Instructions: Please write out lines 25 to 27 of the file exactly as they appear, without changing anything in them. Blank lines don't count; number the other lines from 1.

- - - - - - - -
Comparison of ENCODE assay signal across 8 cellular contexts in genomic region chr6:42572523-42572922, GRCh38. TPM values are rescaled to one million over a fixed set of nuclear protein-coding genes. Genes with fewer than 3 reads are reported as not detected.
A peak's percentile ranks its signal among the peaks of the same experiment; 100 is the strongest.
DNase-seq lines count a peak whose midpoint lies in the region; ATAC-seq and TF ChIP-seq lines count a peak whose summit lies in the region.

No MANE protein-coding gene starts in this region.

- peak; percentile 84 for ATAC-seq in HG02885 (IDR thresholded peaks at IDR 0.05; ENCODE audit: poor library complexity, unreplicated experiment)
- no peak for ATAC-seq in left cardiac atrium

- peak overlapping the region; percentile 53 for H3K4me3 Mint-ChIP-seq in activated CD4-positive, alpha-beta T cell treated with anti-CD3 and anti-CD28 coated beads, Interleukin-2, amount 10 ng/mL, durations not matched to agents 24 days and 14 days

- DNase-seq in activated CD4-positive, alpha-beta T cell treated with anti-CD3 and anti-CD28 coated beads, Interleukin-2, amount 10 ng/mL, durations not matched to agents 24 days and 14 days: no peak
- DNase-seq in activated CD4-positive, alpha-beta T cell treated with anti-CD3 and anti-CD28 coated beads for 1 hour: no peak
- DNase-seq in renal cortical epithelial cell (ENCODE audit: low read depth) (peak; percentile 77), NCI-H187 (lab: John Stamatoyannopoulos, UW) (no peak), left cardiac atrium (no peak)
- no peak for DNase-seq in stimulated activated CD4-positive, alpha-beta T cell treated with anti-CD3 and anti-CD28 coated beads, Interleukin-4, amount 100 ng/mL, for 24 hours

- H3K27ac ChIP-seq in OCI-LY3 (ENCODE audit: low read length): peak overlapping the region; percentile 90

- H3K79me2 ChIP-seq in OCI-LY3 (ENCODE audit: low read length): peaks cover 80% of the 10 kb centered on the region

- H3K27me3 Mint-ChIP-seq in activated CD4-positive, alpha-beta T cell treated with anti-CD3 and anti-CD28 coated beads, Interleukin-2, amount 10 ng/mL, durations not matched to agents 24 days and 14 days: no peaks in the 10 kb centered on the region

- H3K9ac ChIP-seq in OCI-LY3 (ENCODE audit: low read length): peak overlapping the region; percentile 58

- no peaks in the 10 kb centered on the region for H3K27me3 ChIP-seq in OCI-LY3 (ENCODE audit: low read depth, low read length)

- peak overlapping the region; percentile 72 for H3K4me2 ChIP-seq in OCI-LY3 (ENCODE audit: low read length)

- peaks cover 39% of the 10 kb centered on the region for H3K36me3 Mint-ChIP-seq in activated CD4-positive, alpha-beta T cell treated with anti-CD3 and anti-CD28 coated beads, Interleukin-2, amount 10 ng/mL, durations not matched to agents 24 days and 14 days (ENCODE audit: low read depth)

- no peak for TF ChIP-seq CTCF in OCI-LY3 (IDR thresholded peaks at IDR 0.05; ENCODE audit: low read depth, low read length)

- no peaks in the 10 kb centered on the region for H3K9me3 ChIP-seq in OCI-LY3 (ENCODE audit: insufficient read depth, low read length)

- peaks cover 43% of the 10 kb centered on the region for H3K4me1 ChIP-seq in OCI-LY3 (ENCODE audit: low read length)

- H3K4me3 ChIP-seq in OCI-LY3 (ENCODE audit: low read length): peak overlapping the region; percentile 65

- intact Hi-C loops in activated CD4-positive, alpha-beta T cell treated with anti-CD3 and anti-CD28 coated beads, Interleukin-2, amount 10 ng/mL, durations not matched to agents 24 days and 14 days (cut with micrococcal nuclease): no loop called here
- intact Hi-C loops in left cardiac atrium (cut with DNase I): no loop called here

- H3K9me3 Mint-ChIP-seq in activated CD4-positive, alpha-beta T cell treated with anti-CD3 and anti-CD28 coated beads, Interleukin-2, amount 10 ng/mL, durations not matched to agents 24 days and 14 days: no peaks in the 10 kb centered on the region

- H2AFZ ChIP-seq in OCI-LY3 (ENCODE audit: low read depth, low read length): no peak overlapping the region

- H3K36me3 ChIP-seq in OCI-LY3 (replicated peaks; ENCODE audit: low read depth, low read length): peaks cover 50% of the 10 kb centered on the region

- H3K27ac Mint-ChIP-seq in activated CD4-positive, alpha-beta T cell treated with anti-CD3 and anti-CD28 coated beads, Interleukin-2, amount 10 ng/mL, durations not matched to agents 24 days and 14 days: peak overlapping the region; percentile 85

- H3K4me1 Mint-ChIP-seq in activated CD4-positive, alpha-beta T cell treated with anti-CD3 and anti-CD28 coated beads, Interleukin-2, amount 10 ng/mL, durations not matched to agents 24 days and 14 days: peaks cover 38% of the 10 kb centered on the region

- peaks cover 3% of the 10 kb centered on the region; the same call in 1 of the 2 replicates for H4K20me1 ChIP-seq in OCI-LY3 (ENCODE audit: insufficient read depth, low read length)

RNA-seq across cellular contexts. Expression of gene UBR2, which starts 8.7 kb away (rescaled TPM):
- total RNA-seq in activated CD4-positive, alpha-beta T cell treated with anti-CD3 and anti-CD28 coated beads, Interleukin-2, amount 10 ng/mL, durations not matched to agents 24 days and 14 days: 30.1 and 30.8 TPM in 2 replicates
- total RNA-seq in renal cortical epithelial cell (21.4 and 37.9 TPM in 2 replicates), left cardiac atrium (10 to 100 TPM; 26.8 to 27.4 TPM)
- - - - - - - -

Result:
- H3K9me3 Mint-ChIP-seq in activated CD4-positive, alpha-beta T cell treated with anti-CD3 and anti-CD28 coated beads, Interleukin-2, amount 10 ng/mL, durations not matched to agents 24 days and 14 days: no peaks in the 10 kb centered on the region

- H2AFZ ChIP-seq in OCI-LY3 (ENCODE audit: low read depth, low read length): no peak overlapping the region

- H3K36me3 ChIP-seq in OCI-LY3 (replicated peaks; ENCODE audit: low read depth, low read length): peaks cover 50% of the 10 kb centered on the region